O'REILLY, Michael John
(Service number 28910)

Aliases Known as John or Jack
First Rank Private Last Rank Private


Date 29 October 1895 Place of Birth Leeston

Enlistment Information

Date 2 March 1916 Age 20
Address at Enlistment
Occupation Farmer
Previous Military Experience
Marital Status single
Next of Kin Michael O'Reilly (father) Albury, South Canterbury
Religion Roman Catholic
Medical Information

Military Service

Served with NZ Armed Forces Served in Army
Military District

Embarkation Information

Body on Embarkation New Zealand Expeditionary Force
Unit, Squadron, or Ship 18th Reinforcements, J Company
Date 11 October 1916
Transport HMNZT 67 Tofua
Embarked From Wellington,NZ Destination Plymouth, England
Other Units Served With
Last Unit Served With Otago Infantry Regiment, 2nd Battalion, 14 Company

Military Awards

Campaigns Western Front
Service Medals British War medal, Victory medal
Military Awards

Award Circumstances and Date

No information

Prisoner of War Information

Date of Capture
Where Captured and by Whom
Actions Prior to Capture
PoW Serial Number
PoW Camps
Days Interned
Liberation Date


Date Reason

Hospitals, Wounds, Diseases and Illnesses

Post-war Occupations


Date 11 August 1917 Age 21
Place of Death Ypres, Belgim
Cause KIA
Notices Timaru Herald, Volume CVIII, Issue 16890, 11 August 1919, Page 6
Memorial or Cemetery Prowse Point Military Cemetery, Commines-Warneton, Hainaut, Belgium
Memorial Reference IV. A. 4
New Zealand Memorials On Memorial wall, Timaru (as M J O'Reilly); Albury War Memorial; Albury Football Club Roll of Honour; Fairlie War Memorial; Albury Catholic Church

Biographical Notes

Michael John (Jack) O’Reilly was the son of Michael and Mary Ann O’Reilly of Albury. Michael had previously married Ellen Bradley but after her death remarried to Mary Ann Smith in 1892. There were eight more children, Francis Aloysius (b.1893), John (b.1894, died aged 1 day), Michael John (b.29 Oct 1895), Elizabeth Agnes (b.1897), Mary Gertrude (b.1899), William (b.1900), Margaret Fidelis (b.1902), and James Bernard (b.1904). John was named, when born Michael John, but also known as John or Jack. A previous child was named John but John b 1894 died after age 1 day.

Jack attended Albury School until 1911, after which he worked on the family farm until he enlisted for World War One. When he enlisted Jack's step-brother Edmond O'Reilly (service no. 6/1219) had already died while serving on 9 August 1915.

Jack enlisted in March 1916 aged 20. Like many of the time Jack had to wait to go into camp as he had to get new teeth, so he didn’t enter Trentham Camp until 28 June to begin training. Jack wrote a number of letters home to his sister Lizze, and these are a few extracts from those letters. See the attached biography supplied by Mary Newsome, that forms the basis of this profile, for more:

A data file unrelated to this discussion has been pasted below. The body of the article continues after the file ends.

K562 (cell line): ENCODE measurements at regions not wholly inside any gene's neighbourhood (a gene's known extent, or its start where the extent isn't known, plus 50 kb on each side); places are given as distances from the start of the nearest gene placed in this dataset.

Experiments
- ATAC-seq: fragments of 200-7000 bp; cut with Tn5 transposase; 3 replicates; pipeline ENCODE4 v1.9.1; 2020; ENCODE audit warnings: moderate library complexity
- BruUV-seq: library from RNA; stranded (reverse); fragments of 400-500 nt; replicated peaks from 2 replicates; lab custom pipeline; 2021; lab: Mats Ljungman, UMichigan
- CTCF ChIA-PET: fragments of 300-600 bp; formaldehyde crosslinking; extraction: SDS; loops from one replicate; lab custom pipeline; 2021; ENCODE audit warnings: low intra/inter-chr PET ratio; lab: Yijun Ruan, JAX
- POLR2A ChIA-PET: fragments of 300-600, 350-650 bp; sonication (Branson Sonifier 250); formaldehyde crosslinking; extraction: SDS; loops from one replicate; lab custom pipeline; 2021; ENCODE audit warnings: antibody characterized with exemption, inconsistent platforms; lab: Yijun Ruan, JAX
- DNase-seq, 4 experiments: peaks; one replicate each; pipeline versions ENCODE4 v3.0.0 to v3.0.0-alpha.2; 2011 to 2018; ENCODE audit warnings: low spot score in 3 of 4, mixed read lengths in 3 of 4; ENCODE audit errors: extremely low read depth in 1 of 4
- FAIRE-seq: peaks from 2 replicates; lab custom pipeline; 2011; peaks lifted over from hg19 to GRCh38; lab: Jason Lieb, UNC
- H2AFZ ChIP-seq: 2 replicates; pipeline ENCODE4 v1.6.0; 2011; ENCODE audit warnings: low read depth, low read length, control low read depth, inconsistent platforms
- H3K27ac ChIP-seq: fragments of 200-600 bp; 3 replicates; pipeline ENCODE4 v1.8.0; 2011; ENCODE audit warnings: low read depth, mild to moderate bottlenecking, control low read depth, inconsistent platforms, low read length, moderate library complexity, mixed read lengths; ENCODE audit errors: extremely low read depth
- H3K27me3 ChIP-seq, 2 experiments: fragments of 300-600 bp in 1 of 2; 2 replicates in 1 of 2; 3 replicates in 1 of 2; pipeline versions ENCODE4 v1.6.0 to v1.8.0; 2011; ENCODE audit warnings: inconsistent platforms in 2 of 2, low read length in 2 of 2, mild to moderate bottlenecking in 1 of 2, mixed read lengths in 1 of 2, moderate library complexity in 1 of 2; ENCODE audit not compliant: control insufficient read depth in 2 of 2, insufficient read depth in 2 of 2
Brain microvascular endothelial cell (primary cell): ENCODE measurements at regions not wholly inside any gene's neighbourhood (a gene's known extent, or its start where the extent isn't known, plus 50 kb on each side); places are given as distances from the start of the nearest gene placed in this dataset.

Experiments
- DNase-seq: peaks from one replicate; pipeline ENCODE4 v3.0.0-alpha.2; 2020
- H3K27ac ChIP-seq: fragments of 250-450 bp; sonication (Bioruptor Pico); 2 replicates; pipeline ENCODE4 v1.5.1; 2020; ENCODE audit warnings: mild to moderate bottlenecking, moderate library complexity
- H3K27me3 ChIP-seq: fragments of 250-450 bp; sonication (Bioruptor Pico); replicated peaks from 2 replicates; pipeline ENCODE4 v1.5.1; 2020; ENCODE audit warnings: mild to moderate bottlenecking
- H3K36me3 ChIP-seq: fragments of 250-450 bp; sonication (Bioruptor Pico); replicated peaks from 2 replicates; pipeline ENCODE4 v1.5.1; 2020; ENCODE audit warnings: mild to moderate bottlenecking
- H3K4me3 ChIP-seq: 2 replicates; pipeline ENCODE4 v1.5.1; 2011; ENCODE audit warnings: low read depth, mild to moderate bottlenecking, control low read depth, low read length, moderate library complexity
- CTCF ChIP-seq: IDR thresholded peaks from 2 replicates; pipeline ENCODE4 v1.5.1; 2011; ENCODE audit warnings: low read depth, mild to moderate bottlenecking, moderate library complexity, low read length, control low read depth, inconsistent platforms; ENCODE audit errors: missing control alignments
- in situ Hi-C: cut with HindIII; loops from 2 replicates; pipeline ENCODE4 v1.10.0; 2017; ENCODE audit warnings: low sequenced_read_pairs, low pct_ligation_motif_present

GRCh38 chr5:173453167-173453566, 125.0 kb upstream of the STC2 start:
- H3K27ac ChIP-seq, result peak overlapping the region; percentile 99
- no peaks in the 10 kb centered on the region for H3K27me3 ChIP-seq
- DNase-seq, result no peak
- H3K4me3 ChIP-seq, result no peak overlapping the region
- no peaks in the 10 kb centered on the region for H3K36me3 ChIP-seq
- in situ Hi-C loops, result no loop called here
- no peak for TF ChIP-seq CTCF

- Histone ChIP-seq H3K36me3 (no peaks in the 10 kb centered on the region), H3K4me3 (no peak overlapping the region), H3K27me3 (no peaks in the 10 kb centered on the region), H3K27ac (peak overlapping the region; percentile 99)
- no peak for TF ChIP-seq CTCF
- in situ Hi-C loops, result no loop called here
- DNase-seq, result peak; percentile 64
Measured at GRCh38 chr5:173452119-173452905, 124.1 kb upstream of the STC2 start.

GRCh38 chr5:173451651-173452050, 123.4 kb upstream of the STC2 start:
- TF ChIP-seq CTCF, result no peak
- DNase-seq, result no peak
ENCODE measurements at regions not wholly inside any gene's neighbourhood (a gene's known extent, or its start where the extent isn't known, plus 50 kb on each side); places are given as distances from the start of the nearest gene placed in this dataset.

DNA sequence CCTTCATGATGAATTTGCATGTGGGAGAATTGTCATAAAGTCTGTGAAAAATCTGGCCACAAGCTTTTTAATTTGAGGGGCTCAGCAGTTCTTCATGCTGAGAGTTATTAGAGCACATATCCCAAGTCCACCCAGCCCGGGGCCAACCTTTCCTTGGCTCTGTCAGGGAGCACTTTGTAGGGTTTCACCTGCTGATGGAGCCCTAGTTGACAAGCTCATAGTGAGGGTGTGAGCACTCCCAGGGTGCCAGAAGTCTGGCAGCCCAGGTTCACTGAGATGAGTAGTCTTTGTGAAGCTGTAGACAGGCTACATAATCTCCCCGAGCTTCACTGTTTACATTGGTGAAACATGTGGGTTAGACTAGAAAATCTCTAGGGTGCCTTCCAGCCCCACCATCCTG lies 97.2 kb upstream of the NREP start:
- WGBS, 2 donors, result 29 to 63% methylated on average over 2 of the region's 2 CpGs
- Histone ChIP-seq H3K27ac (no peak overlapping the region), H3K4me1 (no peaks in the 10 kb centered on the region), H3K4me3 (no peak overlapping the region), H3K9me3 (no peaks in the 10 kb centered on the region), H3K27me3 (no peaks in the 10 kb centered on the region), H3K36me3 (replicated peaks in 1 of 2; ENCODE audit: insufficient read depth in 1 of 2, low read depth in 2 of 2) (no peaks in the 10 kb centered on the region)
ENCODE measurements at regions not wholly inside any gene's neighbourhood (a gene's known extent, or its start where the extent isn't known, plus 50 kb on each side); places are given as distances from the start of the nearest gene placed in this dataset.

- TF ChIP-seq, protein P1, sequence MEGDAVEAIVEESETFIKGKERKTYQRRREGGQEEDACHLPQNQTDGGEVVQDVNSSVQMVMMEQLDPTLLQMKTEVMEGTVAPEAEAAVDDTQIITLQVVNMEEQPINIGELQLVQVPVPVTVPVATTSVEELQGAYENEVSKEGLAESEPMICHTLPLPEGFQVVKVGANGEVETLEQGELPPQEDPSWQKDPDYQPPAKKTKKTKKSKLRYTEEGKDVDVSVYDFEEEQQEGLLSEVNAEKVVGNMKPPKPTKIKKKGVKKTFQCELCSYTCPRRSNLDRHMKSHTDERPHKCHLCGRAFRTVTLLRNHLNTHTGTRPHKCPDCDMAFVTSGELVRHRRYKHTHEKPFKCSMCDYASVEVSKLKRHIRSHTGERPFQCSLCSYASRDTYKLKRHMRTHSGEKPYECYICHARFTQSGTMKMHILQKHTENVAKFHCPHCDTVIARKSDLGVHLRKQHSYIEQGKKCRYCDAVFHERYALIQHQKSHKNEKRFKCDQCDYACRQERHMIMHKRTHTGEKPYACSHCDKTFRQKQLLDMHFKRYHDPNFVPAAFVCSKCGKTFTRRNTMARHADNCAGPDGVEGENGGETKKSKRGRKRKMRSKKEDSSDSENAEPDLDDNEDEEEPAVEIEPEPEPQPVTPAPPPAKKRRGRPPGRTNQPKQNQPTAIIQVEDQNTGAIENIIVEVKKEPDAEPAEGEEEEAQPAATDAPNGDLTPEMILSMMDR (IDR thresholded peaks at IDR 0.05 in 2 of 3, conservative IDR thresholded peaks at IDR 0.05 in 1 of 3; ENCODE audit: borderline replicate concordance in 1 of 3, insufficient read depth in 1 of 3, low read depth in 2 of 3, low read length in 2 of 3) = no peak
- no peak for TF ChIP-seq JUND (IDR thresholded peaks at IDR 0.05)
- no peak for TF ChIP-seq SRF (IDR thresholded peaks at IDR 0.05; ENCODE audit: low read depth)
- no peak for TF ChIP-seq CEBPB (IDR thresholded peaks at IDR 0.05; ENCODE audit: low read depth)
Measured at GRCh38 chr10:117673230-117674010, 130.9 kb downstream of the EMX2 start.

2 July 1916 Trentham: “Just a line to let you know I arrived alright[.] We had tea on the train and supper and breakfast on the boat, We spent Thursday getting issued with Dungarees and blankets etc. We get plenty good food and I eat like an elephant …” Six of Jack’s friends were billeted in his hut.

26 August 1916 Featherston: “We were inoculated last Tuesday and were off till Thursday. We are going to be done again next Sat … I will have final leave from Wed until the following Tues week, so I will have one Sun at home and one in Dunedin.”

Jack, now a Lance Corporal (from 23 September 1916), sailed on the HMNZT 67 Tofua from Wellington with the 18th Reinforcement, C Company on 11 October 1916. He wrote further to his sister both on board and on arrival:

22 October 1916 on the boat: “Nothing to do but read and sleep, we kill time playing football, boxing, and tug-of-war … the food is goof too and I think I’m getting fat. I have never felt better in my life …”

7 November 1916 [On board]: “We are having a good trip …. The trip is getting monotonous though …”

On arrival in England, Jack was posted to the reserves, Canterbury & Otago Regiment and reverted to the rank of Private.

February 1917 Sling Camp: “Just a line to let you know you[r] welcome cake arrived last night. It was a real good one. I gave everyone in the hut a piece and I have a good piece left. The chocolates and cigarettes were alright too …”

Joining the Otago Infantry Regiment, Jack proceeded overseas to France on 11 February.

13 March 1917 Somewhere in France: “I received your letter the other day written 7th Jan … I should have been going up the line by now but a silly chump got the mumps and we are all isolated for 3 weeks …”

1 July 1917 Somewhere in France: “Just a line to let you know I am still in the land of the living …”

6 August 1917 [Somewhere in France:] “I wrote this 4 or 5 days ago, but didn’t get it posted. I am doing alright and going strong. Hoping you are all well as it leaves me at present. With love to you all, from Jack.”

That was the last letter from Jack, as on 11 August 1917 he was killed in action, aged only 21. Given the postal delays the letter would have arrived some weeks after his family had news of Jack’s death.

Jack was buried at Prowse Point Military Cemetery in Belgium..


Auckland War Memorial Museum Cenotaph Database; Military Personnel file [3 July 2018]; SCRoll submission by M Newsome, June 2018

External Links

Related Documents

Researched and Written by

Liz Shea (SC branch NZSG); Tony Rippin, South Canterbury Museum

Currently Assigned to

Not assigned.

Creative Commons Attribution-NonCommercial 4.0 Logo. Licensed under a Creative Commons Attribution-NonCommercial 4.0 International License unless otherwise stated.

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